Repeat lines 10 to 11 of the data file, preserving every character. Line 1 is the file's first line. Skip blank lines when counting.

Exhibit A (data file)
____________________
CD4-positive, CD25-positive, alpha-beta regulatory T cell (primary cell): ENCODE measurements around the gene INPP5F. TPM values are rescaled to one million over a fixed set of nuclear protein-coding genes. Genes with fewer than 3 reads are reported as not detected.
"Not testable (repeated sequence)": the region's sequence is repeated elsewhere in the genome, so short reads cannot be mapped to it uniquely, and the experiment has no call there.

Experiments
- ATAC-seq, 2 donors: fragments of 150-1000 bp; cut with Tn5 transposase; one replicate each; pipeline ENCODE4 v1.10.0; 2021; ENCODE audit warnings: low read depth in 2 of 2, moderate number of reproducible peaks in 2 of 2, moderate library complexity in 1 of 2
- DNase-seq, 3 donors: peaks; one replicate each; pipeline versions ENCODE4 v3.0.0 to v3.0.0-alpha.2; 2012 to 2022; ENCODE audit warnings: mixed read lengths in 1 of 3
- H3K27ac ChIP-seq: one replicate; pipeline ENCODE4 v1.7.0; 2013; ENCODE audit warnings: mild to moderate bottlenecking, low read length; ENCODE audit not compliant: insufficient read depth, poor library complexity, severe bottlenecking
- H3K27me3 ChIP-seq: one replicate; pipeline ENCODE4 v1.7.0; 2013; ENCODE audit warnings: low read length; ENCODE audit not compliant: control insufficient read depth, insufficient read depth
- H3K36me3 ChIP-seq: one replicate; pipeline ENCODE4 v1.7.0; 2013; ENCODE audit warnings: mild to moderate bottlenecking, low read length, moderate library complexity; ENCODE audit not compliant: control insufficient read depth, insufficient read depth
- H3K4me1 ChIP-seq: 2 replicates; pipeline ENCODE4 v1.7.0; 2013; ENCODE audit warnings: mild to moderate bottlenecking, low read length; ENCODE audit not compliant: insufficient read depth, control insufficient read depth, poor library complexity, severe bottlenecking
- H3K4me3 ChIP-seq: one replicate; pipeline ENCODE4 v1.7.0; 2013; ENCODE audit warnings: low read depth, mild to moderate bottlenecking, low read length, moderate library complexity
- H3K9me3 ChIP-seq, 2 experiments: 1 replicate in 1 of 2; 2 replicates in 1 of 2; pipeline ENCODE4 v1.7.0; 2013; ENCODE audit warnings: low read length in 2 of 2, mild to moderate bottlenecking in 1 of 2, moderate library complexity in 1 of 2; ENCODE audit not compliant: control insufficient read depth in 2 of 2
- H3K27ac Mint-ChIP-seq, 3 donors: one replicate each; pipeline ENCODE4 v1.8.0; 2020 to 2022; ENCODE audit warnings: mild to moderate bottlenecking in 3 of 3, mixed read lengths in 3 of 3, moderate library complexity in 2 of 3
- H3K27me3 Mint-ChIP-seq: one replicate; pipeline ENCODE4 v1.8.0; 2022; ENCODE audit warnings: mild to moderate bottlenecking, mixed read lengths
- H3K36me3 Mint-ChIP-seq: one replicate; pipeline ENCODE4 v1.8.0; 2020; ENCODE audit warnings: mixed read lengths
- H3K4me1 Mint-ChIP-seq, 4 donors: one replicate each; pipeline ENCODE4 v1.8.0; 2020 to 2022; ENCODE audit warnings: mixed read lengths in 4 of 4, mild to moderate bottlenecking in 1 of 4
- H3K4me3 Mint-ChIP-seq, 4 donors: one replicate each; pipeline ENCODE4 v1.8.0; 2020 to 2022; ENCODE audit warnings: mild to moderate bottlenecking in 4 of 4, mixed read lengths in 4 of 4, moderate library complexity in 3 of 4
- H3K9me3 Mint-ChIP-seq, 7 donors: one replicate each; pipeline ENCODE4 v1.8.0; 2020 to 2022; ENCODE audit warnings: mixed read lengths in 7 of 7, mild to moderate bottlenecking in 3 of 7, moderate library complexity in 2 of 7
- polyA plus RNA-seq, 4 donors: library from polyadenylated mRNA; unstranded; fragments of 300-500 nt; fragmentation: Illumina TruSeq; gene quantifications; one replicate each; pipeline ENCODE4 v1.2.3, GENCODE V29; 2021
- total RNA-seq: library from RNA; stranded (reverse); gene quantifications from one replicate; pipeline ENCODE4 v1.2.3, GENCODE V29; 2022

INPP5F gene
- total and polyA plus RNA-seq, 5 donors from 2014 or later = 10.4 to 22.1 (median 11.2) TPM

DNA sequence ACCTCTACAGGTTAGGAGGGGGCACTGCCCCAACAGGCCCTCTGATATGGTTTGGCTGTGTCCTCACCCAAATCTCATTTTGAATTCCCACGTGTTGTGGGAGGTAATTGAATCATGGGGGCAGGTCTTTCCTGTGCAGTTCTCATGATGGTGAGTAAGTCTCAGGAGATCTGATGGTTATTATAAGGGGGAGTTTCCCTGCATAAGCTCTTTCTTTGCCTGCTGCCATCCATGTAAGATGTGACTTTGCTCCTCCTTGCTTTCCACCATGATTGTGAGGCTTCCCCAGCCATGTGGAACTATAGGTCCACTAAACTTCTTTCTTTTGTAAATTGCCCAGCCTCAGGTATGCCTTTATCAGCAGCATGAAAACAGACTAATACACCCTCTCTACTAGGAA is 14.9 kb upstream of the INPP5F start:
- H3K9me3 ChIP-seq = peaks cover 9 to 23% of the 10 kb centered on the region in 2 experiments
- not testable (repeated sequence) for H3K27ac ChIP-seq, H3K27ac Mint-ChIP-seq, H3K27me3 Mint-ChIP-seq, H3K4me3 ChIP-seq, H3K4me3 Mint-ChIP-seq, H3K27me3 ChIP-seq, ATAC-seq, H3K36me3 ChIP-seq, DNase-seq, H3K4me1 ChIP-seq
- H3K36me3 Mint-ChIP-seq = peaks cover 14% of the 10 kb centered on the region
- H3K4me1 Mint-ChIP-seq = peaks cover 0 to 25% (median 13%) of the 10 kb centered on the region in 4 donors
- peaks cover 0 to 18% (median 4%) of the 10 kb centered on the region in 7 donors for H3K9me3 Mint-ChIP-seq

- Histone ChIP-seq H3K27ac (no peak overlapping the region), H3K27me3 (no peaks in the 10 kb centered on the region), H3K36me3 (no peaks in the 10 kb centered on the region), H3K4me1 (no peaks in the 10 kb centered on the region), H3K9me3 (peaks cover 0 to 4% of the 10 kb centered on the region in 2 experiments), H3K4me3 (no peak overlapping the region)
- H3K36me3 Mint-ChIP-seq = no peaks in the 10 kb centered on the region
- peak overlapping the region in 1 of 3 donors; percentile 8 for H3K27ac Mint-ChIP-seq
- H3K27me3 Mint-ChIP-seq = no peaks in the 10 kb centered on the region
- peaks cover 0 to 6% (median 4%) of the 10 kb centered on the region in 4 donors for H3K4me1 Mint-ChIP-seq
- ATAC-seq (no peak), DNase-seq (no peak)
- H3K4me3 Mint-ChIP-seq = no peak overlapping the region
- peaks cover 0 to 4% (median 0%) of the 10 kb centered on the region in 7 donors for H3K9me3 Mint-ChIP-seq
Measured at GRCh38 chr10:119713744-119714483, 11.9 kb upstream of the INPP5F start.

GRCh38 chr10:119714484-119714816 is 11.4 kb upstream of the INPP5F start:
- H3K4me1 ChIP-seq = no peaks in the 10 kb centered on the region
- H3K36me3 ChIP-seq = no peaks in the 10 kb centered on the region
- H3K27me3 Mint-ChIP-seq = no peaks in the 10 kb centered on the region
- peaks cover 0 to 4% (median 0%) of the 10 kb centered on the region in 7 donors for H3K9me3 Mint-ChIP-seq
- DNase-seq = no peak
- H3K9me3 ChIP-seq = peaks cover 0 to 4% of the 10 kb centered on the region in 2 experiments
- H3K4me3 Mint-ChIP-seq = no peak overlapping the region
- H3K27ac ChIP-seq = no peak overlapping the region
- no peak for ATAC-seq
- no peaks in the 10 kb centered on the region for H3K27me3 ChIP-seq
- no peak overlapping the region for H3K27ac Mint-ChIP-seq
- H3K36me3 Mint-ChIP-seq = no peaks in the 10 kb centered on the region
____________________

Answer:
- H3K4me3 ChIP-seq: one replicate; pipeline ENCODE4 v1.7.0; 2013; ENCODE audit warnings: low read depth, mild to moderate bottlenecking, low read length, moderate library complexity
- H3K9me3 ChIP-seq, 2 experiments: 1 replicate in 1 of 2; 2 replicates in 1 of 2; pipeline ENCODE4 v1.7.0; 2013; ENCODE audit warnings: low read length in 2 of 2, mild to moderate bottlenecking in 1 of 2, moderate library complexity in 1 of 2; ENCODE audit not compliant: control insufficient read depth in 2 of 2